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UCI's Sender Launches Journal on Cancer Care for Adolescent and Young Adult Patients

Saturday, May 7, 2011 General News J E 4
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ORANGE, Calif., May 6, 2011 /PRNewswire-USNewswire/ -- A new effort led by a University of California, Irvine Medical Center oncologist seeks to improve cancer survival for adolescents and young adults.  Dr. Leonard S. Sender has long advocated changing the approach oncologists take when treating patients and survivors aged 15 to 39. Today, he and like-minded oncologists launch the Journal of Adolescent and Young Adult Oncology, a peer-reviewed journal with Sender as editor-in-chief that will focus attention on this underserved population.

"This age group has been neglected. There haven't been advances in their survival rate in more than 20 years. They've hit a plateau," says Sender, medical director of clinical operations at UC Irvine's Chao Family Comprehensive Cancer and medical director of the Cancer Institute at CHOC Children's. "To truly advance care for this population, adolescent and young adult oncology must be recognized as a distinct subspecialty, with a professional organization and publication to support it."

The publication is the official journal of the newly formed Society for Adolescent and Young Adult Oncology.

Seventy thousand new patients are diagnosed each year. Sender says the medical profession tends to divide them into two groups: children and older adults — those over 50 who face colon, prostate, breast, lung and other common cancers. Because oncology offices see few adolescents and young adults, most put them in one group or the other.  The consequences can be deadly.

Yet many oncologists treat them as they would older adults, who can't tolerate the higher, more frequent doses of chemotherapy.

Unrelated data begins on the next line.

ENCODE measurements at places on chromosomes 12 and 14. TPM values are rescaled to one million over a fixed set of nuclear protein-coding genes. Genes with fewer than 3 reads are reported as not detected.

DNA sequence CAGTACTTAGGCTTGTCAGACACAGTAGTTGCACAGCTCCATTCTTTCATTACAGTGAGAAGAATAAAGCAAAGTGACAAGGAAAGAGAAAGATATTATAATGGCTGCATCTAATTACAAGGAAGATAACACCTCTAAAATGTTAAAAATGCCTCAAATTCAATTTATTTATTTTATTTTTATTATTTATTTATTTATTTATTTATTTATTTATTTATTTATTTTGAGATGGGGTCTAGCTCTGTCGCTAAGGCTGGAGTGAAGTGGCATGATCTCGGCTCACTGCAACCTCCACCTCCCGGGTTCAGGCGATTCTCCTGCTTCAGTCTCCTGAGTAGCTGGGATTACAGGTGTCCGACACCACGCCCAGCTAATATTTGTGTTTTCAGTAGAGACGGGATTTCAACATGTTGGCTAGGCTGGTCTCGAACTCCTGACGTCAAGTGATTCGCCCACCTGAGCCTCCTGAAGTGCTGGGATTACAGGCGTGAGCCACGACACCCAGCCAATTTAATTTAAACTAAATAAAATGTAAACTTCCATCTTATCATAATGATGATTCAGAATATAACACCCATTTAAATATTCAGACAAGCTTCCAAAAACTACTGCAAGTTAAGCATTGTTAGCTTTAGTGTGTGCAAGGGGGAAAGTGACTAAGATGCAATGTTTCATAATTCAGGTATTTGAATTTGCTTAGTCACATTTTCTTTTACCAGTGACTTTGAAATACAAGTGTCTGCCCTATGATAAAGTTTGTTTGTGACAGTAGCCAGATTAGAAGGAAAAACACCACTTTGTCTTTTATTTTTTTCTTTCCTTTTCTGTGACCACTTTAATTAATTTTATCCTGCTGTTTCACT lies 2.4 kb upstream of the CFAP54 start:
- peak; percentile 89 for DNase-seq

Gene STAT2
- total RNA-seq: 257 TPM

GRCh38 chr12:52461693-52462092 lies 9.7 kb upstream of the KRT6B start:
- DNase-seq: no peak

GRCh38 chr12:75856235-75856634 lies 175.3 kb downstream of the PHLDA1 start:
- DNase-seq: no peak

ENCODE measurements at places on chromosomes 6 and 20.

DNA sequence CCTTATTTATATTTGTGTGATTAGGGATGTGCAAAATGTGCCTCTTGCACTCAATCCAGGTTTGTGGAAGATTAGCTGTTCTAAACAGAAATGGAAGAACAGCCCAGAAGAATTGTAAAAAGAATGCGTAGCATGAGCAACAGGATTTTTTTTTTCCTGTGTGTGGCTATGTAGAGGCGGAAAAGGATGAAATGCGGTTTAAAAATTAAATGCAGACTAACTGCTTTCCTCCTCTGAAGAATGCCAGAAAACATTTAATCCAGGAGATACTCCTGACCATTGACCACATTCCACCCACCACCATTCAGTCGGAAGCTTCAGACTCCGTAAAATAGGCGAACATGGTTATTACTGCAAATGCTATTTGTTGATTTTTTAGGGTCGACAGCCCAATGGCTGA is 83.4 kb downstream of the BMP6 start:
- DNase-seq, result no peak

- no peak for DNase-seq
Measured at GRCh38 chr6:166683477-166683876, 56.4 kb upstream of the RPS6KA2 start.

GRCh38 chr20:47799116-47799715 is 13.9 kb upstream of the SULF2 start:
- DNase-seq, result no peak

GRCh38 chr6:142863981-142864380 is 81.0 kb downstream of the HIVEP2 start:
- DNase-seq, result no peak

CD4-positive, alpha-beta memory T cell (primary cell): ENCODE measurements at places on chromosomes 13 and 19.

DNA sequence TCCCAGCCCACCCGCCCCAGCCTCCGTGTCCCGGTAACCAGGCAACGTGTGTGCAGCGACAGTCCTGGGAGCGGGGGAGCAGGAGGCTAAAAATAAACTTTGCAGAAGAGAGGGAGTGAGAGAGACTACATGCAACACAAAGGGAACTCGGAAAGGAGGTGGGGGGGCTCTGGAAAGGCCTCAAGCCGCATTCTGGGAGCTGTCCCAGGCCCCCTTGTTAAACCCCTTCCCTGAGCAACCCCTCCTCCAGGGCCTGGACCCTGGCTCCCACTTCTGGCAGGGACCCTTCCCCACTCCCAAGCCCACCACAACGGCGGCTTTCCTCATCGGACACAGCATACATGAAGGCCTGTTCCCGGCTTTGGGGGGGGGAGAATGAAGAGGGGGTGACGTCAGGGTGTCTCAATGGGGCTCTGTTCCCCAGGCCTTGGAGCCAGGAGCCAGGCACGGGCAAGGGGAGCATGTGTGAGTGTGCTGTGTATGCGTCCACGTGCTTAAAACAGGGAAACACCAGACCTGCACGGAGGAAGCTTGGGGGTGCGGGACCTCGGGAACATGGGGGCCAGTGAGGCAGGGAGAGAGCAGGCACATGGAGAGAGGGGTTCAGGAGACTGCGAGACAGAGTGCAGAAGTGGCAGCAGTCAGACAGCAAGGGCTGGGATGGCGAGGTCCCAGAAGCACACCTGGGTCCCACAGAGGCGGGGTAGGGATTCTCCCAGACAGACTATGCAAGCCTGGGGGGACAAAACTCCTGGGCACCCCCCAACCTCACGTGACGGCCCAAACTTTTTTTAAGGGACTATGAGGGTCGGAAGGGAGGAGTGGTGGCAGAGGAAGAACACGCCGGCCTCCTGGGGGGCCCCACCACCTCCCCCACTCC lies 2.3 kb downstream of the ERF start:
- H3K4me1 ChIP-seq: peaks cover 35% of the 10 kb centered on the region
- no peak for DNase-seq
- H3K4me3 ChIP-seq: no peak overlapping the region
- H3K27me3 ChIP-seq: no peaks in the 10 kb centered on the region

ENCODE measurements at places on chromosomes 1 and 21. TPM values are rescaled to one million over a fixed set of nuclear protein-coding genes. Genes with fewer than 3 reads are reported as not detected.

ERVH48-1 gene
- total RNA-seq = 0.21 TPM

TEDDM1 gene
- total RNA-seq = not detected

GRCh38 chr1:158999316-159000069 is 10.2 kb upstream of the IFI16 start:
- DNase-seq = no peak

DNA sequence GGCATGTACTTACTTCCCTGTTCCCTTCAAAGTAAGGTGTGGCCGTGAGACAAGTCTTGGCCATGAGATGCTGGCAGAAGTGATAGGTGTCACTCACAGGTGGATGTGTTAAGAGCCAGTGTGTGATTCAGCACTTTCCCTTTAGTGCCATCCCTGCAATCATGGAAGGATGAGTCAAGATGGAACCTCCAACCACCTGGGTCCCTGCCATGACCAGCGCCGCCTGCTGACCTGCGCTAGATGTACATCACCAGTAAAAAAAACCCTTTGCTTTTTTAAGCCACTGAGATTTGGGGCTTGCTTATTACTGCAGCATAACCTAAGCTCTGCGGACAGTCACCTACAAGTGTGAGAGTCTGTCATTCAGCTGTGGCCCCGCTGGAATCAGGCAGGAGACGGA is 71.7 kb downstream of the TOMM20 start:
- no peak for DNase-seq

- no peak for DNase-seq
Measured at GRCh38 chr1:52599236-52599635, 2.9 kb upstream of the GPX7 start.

"They don't understand this unique group of patients," Sender says. "Their treatment is less aggressive than the patients can handle. If we could raise that awareness, survival rates could improve."

Sender wants to see more research devoted to cancers that usually afflict young adults – leukemia and thyroid, testicular and ovarian cancer.

Young adults also have different emotional and social needs than children and older adults.

"This is the most exciting time in a person's life, when they're learning to be independent, and suddenly it's interrupted with a cancer diagnosis," Sender says. "For them, it can easily mean the end of a relationship. They often have to put college on hold, lose their jobs and can't get insurance."

About the University of California, Irvine: Founded in 1965, UCI is a top-ranked university dedicated to research, scholarship and community service. Led by Chancellor Michael Drake since 2005, UCI is among the most dynamic campuses in the University of California system, with nearly 28,000 undergraduate and graduate students, 1,100 faculty and 9,000 staff. Orange County's largest employer, UCI contributes an annual economic impact of $4.2 billion. More news: www.today.uci.edu.

Journal: http://www.liebertonline.com/toc/jayao/1/1

SOURCE University of California, Irvine Medical Center

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